Some 40 rabbis are reportedly planning to boycott Republican front-runner Donald Trump’s speech at the pro-Israel AIPAC conference next week.
The group of mainly Reform and Conservative leaders have opted to skip the speech in protest of Trump’s policies and hateful rhetoric, The Washington Post reported on Thursday.
Rabbi Jeffrey Salkin, who according to the report is among one of the organizers of the boycott, wrote in a blog post: “We have been urging rabbis to simply not attend the Trump speech — to let our absence be felt and noted.”
“Yes, AIPAC must be hospitable to Trump, but that does not mean that AIPAC participants are hospitable to the candidate’s ideas and candidacy,” he said.
At the same time, Salkin discouraged jeering, walkouts, or any other “more aggressive” forms of protest.
“I hope that there will be no aggressive responses to Trump’s appearance. Such actions would violate AIPAC’s hospitality; guarantee that the protesters will be forcibly ejected from the hall, and would give Donald Trump extra ammunition. This is someone who has no qualms speaking crudely about women, Mexicans, Muslims, the handicapped, and immigrants; does anyone really want to add ‘rabbis’ to his verbal hit list?” he wrote.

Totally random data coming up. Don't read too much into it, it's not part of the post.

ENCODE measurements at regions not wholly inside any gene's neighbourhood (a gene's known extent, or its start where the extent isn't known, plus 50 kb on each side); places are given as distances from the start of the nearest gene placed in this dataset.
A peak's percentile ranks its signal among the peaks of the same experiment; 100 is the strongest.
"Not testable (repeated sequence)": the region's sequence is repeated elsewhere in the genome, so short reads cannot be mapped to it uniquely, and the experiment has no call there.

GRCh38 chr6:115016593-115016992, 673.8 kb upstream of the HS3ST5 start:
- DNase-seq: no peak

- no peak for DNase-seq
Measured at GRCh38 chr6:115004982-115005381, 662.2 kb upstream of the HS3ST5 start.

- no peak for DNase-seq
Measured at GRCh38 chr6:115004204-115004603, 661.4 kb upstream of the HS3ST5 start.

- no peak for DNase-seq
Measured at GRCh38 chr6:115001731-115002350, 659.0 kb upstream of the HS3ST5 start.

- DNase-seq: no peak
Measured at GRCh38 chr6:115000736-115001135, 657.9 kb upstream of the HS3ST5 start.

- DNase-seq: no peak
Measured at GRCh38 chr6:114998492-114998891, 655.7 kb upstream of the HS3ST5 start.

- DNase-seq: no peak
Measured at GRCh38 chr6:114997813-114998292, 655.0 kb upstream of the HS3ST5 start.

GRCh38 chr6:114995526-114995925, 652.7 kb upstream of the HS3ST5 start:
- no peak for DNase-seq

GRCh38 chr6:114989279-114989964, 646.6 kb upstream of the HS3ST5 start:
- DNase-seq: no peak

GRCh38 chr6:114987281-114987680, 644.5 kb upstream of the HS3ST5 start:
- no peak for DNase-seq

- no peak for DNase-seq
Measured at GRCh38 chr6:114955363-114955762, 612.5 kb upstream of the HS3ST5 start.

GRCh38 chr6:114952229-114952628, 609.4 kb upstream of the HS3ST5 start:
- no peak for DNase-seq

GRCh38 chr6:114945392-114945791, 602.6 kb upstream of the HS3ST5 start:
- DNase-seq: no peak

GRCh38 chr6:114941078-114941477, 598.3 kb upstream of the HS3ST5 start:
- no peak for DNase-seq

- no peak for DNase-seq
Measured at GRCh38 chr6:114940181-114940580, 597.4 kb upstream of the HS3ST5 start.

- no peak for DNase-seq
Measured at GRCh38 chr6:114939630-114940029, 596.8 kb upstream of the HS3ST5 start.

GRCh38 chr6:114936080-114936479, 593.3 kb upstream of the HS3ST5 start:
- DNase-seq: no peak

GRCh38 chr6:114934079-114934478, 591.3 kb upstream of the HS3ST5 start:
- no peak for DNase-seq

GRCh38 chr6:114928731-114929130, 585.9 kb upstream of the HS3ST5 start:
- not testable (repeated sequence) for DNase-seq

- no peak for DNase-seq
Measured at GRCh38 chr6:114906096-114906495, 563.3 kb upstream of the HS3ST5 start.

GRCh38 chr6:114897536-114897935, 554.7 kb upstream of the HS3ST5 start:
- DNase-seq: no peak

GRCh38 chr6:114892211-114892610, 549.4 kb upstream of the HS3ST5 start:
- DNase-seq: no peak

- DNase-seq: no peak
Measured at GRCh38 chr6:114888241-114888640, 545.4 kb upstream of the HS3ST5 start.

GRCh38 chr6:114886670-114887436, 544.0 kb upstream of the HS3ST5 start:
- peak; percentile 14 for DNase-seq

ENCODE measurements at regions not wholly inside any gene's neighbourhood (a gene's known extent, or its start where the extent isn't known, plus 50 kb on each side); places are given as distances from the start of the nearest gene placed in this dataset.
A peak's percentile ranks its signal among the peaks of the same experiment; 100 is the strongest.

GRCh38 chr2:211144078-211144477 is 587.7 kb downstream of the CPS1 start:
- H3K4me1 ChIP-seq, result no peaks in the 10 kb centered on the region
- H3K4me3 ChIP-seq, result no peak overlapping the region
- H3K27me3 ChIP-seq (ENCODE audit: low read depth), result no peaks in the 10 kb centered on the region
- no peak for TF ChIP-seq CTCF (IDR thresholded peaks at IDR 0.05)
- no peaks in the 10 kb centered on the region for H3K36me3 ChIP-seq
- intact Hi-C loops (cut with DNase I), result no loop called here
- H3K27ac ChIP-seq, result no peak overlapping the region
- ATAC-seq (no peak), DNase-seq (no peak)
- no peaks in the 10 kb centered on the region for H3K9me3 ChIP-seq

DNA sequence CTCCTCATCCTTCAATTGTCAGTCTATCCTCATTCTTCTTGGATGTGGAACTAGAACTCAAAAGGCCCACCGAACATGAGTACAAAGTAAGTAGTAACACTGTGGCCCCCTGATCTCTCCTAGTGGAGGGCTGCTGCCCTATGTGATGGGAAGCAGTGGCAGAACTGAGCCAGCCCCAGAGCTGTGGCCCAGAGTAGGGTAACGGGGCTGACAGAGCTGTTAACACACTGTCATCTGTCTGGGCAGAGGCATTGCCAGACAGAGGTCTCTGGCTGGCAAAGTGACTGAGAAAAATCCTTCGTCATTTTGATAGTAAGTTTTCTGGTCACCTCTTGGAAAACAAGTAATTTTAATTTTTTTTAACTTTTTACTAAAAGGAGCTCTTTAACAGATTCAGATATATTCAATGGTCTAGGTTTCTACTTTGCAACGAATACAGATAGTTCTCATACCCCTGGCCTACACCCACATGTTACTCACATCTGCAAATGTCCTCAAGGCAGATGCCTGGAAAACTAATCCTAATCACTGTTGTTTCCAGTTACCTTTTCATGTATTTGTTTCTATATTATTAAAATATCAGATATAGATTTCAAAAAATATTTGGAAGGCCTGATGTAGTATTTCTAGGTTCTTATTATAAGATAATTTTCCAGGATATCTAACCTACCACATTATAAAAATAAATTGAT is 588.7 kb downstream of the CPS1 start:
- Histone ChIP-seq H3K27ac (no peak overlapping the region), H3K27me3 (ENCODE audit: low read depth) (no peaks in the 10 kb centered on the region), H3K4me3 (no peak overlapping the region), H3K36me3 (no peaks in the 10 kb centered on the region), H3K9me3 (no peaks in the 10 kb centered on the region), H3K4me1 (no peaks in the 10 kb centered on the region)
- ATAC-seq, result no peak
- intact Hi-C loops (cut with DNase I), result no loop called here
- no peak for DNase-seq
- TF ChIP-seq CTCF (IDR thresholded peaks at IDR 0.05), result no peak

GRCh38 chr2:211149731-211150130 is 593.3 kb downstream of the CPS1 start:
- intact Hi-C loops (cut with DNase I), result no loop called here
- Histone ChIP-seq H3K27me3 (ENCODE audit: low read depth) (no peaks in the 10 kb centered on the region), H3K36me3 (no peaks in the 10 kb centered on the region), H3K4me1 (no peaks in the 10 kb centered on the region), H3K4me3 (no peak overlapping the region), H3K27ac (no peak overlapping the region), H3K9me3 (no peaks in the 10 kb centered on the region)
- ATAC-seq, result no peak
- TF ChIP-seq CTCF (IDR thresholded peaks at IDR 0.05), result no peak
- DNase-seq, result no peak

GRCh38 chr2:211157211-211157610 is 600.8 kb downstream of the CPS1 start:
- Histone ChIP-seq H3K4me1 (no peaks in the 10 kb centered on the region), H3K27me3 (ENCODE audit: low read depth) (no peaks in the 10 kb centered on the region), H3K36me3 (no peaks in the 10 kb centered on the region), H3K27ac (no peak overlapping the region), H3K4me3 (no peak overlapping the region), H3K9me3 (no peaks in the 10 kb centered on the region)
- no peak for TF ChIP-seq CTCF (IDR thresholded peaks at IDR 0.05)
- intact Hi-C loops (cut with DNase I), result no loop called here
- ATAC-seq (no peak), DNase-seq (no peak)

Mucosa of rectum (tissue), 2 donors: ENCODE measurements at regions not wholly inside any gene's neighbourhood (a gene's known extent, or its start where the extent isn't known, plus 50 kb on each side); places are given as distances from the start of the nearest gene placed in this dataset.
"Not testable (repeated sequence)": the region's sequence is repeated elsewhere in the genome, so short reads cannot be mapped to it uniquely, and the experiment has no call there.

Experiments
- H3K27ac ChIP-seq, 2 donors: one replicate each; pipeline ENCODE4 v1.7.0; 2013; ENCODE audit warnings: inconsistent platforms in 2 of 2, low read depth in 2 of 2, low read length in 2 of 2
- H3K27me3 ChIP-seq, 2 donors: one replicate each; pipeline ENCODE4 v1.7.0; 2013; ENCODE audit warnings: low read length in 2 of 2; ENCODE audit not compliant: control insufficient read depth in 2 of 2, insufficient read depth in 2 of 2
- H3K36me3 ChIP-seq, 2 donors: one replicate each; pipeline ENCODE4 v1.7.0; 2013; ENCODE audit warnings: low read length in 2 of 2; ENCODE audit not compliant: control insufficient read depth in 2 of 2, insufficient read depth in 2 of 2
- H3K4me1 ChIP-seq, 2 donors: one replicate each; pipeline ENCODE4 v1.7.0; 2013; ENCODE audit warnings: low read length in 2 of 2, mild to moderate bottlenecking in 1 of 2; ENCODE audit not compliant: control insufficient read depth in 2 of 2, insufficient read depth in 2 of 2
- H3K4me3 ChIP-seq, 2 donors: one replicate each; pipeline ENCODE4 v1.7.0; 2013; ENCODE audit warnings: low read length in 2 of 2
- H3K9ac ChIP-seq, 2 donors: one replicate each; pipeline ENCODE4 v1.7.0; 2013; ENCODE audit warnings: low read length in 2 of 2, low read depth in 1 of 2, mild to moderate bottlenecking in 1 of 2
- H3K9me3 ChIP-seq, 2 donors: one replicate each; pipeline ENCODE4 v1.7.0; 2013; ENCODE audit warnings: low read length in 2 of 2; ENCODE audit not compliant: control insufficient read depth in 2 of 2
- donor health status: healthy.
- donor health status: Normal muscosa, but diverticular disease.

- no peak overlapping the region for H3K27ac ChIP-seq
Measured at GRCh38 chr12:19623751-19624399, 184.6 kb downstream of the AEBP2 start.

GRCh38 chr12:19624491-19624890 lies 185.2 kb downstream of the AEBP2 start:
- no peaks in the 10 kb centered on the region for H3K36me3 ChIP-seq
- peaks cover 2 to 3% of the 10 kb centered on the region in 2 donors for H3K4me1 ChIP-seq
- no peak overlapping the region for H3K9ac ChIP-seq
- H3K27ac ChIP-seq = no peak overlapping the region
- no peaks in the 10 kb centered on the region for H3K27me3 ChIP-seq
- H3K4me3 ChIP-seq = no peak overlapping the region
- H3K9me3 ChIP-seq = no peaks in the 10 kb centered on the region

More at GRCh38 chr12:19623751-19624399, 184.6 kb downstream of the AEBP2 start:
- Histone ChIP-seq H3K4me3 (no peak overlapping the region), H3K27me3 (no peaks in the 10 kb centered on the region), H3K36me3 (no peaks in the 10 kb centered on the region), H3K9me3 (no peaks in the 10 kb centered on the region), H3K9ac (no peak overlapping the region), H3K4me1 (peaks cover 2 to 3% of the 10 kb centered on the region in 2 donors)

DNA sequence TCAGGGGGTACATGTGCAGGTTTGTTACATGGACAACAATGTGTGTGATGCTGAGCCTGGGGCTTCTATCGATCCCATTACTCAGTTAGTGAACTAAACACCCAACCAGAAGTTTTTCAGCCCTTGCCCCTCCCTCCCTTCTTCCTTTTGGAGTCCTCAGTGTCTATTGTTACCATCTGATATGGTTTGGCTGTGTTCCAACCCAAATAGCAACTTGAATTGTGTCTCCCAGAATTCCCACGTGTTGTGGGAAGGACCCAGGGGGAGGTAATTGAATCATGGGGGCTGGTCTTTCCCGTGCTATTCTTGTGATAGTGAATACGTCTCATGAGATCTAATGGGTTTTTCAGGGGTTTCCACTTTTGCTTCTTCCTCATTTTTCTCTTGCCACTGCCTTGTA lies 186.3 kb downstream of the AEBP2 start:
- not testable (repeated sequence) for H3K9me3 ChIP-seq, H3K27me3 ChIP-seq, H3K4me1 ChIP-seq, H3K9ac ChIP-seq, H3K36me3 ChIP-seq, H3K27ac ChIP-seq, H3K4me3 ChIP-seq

The Washington Post report did not name the 40 rabbis planning to boycott the speech.
The Reform Movement earlier this week blasted Trump for his “hate speech,” but backed AIPAC’s invitation of the Republican front-runner to speak at its annual conference.
Along with Trump, Republican candidates Ted Cruz and John Kasich and Democratic front-runner Hillary Clinton will address the three-day event. Vice President Joe Biden is also scheduled to speak. Democratic presidential hopeful Bernie Sanders, the race’s only Jewish candidate, remains the sole contender gunning for the White House who has not confirmed a speech at the event.
Earlier this week, an AIPAC staffer sent out an email missive to student activists warning them that any disruption could result in the rescinding of their conference credentials and blacklisting from all future AIPAC events. The organization later distanced itself from complaints that it was unfairly targeting students, and said that the email was sent in error and without authorization.
In the email, received by a number of college students on Monday and seen by The Times of Israel, the AIPAC staffer wrote: “I am acutely aware that there may be speakers at this year’s Policy Conference whose views you do not agree with.” The email did not specify which speakers might be objectionable to attendees, but it was understood to be referring to Trump.